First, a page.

Valuable Resources:

  • Creative City Cultural Mapping Toolkit - A guide that walks you through the cultural asset mapping process; useful for places that are novices to cultural asset mapping
  • Center for Community Mapping - A site that collaborates with local organizations to provide interactive mapping applications for communities
  • Asset Mapping Handbook – An asset mapping guide that highlights three different approaches to mapping: Whole Assets, Storytelling, and Heritage
  • Participatory Asset Mapping Toolkit - A guide to having community members collectively create asset maps by identifying and providing the information about their own community's assets on a map
  • NEA - Highlights examples of asset mapping projects in Los Angeles, New Orleans, Philadelphia, and Tucson
  • Streetwyze - Neighborhood Navigator: An app that allows residents to document neighborhood assets and deficits in real time

Completing a Landscape Analysis

A landscape analysis characterizes findings of the cultural asset mapping, contextualizes key factors of arts and culture impacts in local economies, documents development patterns, and population shifts, and characterizes the arts and culture investment landscape. It should identify the key barriers to disadvantaged communities' participation in arts and culture programming, and the necessary ingredients to realize equitable outcomes.

Reach out

  • Identify, build capacity, and welcome new participants from underrepresented communities to contribute data, interpret findings, recommend directions.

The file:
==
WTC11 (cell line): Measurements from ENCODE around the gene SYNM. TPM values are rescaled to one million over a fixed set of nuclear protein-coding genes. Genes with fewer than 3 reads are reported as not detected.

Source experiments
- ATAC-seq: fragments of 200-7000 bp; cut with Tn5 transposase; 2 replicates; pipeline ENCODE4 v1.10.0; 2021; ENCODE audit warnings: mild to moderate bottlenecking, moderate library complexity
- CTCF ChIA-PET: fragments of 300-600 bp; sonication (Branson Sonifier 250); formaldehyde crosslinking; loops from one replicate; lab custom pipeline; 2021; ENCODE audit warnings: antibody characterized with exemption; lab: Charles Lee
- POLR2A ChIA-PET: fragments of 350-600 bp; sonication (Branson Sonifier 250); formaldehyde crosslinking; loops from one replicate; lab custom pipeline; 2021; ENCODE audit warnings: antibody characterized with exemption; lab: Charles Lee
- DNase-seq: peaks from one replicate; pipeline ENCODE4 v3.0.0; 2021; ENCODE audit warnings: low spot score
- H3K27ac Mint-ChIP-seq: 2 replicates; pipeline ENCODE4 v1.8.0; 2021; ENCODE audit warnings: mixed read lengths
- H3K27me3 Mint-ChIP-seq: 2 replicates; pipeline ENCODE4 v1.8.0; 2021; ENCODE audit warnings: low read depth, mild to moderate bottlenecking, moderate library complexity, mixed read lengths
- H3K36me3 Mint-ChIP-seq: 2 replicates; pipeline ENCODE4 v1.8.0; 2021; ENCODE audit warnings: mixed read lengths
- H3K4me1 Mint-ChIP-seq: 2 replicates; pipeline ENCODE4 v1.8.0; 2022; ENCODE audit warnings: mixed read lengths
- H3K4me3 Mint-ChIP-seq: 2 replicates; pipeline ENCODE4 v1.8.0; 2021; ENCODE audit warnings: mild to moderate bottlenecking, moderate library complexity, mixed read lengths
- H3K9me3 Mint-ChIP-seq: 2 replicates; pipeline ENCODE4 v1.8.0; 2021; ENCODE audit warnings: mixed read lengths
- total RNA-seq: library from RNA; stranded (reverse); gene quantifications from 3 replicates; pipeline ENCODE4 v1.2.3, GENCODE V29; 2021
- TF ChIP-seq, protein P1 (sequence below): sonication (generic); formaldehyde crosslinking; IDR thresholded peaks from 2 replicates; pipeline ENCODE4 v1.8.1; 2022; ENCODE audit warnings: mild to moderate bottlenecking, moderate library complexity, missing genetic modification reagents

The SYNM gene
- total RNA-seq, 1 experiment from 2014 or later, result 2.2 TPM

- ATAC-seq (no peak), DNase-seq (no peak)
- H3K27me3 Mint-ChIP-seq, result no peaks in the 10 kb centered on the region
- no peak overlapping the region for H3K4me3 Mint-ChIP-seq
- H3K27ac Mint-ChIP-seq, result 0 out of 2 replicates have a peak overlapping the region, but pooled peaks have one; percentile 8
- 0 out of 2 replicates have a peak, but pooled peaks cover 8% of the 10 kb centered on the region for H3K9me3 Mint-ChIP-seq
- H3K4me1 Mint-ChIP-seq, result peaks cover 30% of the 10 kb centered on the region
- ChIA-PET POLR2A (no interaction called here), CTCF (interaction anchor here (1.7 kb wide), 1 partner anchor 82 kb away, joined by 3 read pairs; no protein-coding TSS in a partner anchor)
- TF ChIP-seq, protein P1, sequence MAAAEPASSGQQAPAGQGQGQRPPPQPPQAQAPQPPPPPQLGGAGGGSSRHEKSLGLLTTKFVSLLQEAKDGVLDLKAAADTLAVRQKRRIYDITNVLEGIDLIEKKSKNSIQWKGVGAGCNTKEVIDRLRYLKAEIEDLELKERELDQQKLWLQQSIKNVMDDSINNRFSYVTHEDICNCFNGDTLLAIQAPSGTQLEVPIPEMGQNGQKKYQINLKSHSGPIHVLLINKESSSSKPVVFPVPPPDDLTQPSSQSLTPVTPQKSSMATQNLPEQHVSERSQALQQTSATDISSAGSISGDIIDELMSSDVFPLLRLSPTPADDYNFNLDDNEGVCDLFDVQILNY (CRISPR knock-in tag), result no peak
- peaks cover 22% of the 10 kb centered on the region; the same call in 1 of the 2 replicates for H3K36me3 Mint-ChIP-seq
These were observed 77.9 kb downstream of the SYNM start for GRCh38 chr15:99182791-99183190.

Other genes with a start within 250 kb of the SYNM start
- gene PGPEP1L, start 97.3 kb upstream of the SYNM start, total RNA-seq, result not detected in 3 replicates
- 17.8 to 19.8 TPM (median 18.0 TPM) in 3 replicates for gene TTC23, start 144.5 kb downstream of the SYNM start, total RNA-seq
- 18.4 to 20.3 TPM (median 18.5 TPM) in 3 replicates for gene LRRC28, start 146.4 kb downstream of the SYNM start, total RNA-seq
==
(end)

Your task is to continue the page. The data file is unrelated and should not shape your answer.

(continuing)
• Be sure to survey artists and cultural producers from underrepresented communities.

Document findings

  • Summarize what was learned in asset mapping, and characterize existing processes, plans, materials, gaps, and assets that constitute the cultural ecosystem of the city with a clear focus on communities of color and/or other vulnerable communities.
     
  • What are the key current resources that invest in arts and cultural amenities and programming, both public and private? Create an inventory of the key resources (hotel/transiency tax, general fund allocation, economic development or workforce investment funds, contracts, procurement, tourism investments, transit projects, philanthropic investment, etc.), and evaluate their equity impacts — who benefits, who pays, who decides? Have they geographically privileged some areas over others? Some communities over others?
     
  • What are the existing conditions? Identify strengths, weaknesses, opportunities, and threats (SWOT), particularly related to low-income communities and communities of color. CreateNYC (pp. 42-45) maps and summarizes the challenges and opportunities that were lifted up through the asset mapping and community engagement process. This is helpful in setting the table and showing where there are gaps and where an equity focus would be beneficial.
     
  • Where is the city now in terms of equitable access to arts and cultural amenities?  Are arts organizations and cultural institutions readily accessible to lower income communities and communities of color? (See CreateNYC map on pg. 41).

Analyze for equity impacts

  • Are the aforementioned arts and cultural organizations being invested in equitably? If not, does the case need to be made for why investments in these institutions are not only good for the community, but also the economy?  CreateNYC's Economic Impact of the Arts section (pg. 39) outlines the positive influence arts and culture have on New York's economy, making the case for why continuous and increased investment is important. Integrate this argument into your plan and emphasize the need for low-income communities to achieve cultural equity.